Yesterday I learned a piece of stunning news over China International Radio to the effect that the most underdeveloped district in Beijing – Mentougou District (the west suburbs of Beijing) would build a seven-star hotel similar to the design of the Burj Kahlifa in Dubai.
It is said that the 7 star hotel in Beijing will cost 1 billion euros at least! This first seven star hotel in Beijing will be built in cooperation with the Kingdom of Saudi Arabia. A 500-meter-high tour tower at the west end of the extended Chang’an Street as a new landmark of the Mentougou District will be constructed.
Like a farmer boy, I’m quite ignorant of what the seven star hotel will be like and fail to imagine how luxury the hotel will be. I have to search online for the photos of only seven star hotel Burj Al Arab Hotel to feed myself.
It is said that there are two ways of entering Burj Al Arab Hotel in Dubai either by going by Rolls-Royce or helicopter. Maybe a bit exaggerated, but it is certain that ordinary people cannot afford to come to such a luxurious hotel.
Although Mentougou District cannot be compared with Dubai, Mentougou should not be worried about the clients. Here, after all, it is Beijing, the capital where the rich people get together. It is sure that no ordinary working-class people can afford it, such laid-off workers, farmers. So who are the hotel’s target customers? It is estimated that they are real estate businessmen, the big boss of a class of “get rich first” and nobility. They have money, and it is nothing wrong for them to enjoy the luxury. We are used to waching them spending extravagantly.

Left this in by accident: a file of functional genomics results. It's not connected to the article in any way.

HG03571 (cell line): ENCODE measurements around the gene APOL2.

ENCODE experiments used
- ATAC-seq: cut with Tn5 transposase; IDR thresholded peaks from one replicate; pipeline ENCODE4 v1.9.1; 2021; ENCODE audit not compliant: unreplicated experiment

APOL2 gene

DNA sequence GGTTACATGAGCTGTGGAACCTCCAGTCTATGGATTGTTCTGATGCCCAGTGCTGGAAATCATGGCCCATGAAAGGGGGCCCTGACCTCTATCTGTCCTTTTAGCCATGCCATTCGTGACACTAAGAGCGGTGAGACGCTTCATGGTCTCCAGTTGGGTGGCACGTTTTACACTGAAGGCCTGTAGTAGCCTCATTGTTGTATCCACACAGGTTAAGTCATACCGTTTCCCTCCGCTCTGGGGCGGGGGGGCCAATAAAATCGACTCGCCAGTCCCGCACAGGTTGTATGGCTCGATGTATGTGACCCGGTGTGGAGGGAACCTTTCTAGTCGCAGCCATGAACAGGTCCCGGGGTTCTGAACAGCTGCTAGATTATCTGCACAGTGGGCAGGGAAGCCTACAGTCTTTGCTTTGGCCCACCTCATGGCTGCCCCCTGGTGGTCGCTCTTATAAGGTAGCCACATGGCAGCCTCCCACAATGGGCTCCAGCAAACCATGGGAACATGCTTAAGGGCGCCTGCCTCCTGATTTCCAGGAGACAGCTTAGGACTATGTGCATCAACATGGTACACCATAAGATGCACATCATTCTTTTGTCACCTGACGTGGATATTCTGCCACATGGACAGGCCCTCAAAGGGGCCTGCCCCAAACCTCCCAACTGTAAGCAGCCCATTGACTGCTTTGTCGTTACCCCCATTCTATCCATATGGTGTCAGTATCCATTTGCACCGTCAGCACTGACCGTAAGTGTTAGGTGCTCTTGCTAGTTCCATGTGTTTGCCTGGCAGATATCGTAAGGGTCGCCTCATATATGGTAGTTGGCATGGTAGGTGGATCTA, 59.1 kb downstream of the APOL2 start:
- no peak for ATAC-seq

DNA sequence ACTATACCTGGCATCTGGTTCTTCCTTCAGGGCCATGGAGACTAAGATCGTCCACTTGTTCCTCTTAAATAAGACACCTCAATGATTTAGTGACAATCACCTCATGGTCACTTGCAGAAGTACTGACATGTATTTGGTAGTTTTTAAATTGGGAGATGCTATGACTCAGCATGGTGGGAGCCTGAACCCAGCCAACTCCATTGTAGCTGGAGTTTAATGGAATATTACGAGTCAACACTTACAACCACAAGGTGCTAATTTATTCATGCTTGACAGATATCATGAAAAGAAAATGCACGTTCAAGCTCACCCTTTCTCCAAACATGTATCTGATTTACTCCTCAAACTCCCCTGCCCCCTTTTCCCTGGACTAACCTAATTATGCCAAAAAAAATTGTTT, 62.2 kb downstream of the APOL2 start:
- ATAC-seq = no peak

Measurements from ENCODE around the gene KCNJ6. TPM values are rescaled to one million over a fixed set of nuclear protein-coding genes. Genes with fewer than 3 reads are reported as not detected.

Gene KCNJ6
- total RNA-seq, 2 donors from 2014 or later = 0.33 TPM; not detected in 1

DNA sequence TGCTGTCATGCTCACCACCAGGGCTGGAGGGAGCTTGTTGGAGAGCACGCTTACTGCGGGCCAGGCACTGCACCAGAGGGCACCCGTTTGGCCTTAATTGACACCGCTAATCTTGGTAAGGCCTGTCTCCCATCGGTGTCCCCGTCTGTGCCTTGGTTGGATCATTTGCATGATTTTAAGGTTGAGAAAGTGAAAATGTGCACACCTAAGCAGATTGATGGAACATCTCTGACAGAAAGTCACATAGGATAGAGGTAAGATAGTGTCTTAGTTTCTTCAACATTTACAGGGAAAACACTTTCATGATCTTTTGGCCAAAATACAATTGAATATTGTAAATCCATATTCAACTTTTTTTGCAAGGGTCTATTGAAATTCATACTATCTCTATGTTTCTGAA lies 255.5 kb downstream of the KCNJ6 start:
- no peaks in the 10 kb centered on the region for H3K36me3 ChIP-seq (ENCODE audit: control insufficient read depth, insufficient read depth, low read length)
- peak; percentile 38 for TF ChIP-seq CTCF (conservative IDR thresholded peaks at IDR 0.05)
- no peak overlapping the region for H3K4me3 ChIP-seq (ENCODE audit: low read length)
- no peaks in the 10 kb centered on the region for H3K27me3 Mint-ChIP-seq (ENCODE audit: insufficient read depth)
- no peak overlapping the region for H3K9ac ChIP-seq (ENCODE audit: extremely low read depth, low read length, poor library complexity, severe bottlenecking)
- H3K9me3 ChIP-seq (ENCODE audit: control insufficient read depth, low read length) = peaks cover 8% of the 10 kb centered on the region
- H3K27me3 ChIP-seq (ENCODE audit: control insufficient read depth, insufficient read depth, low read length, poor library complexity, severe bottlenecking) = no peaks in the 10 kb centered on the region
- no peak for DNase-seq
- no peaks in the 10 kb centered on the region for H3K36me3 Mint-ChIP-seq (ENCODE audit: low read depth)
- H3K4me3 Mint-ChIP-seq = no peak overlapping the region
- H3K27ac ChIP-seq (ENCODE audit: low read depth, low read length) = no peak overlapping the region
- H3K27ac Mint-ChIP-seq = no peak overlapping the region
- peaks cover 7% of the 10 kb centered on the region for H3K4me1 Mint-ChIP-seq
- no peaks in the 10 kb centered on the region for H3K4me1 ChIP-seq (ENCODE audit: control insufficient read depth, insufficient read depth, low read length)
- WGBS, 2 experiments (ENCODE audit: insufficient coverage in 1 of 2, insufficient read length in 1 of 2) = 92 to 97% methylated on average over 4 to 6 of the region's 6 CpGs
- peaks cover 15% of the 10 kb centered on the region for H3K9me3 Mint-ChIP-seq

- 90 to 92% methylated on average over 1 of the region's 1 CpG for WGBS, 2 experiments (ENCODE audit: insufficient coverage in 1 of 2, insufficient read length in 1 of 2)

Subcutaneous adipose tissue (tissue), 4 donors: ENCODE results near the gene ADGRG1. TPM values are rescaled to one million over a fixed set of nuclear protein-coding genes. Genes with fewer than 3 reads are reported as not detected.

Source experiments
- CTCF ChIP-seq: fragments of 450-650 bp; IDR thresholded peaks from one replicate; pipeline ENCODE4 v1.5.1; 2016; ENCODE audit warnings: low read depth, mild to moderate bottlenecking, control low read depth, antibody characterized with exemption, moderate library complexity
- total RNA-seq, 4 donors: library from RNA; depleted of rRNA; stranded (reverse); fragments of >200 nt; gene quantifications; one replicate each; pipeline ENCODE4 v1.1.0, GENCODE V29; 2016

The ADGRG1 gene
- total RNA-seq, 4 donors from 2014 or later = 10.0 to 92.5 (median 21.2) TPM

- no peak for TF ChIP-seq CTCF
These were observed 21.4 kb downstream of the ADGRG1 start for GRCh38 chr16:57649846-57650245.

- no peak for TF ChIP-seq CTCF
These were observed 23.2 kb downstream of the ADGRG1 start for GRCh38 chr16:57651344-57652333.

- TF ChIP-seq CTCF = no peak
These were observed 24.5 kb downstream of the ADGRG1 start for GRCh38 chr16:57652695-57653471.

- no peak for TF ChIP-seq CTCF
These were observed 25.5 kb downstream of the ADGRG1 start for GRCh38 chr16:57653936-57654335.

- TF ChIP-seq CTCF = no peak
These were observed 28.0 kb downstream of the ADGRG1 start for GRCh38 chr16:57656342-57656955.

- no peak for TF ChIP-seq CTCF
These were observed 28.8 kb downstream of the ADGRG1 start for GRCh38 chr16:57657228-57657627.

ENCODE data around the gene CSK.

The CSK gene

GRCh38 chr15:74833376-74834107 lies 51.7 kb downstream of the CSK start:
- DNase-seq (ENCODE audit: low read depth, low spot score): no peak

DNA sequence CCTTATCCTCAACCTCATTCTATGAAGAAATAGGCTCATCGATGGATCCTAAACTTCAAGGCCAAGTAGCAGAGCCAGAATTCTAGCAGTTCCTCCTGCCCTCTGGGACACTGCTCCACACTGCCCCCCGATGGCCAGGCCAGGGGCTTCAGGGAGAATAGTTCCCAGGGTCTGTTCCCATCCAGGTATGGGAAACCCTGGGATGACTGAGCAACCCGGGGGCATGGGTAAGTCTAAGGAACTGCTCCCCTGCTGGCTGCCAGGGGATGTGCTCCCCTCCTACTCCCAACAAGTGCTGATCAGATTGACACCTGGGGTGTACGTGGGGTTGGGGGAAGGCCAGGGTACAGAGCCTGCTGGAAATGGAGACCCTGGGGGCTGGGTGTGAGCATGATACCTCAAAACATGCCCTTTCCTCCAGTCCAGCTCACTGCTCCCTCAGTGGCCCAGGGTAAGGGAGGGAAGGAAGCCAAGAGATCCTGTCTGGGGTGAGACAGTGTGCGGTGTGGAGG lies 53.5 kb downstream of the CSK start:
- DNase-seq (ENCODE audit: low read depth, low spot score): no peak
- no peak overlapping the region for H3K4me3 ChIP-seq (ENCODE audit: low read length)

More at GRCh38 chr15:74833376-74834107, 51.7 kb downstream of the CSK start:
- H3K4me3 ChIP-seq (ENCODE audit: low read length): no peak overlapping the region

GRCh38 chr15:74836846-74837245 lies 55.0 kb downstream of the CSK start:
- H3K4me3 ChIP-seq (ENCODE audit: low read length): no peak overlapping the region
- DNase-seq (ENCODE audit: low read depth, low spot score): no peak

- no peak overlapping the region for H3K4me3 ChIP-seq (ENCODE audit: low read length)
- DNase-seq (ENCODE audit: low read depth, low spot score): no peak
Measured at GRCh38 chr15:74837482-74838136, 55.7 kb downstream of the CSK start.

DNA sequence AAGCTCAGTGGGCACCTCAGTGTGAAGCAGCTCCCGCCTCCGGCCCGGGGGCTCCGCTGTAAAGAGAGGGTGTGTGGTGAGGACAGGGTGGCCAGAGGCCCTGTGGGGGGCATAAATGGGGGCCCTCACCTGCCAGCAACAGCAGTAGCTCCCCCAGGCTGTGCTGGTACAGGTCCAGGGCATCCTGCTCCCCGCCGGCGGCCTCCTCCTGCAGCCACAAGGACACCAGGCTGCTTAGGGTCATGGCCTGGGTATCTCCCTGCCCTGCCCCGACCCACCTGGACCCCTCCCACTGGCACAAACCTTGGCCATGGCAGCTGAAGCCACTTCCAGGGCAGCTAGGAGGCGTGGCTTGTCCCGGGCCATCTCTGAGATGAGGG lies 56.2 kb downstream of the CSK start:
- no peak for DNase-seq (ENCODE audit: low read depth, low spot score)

However, I don’t know whether the seven-star hotel will aslo attract the customer spending of “public funds” (spending the money from the government). It will become “Golden Cave” of a number of public servants. This is not just an abstract speculation. There are no top-level domestic venues without the “support” of these “public funds” in China.
People with “Public Funds” never talk about prices. The more expensive, the better in term of showing their the identity. I’m also worried that the seven-star hotel in Beijing will become the resort of a number of meetings, training courses, seminars and net working place using “public spending”.
One big reason for the local officials in Mentougou District to break the groud for the seven star hotel is that it will bring more tourists both home and abroad and boost the local economy. Well, as for the international tourists, in my opinion, they are more interested in Chinese culture and history, something unique in China. Why fly thousand miles to enjoy so called “western luxury”?
Maybe the decision makers of the seven star hotel are standing on the 20th floor with a better view while I’m only on the 5th floor with limited eyeight.
Maybe, I’m too worried about the 7 star hotel, which is still at the planning stage.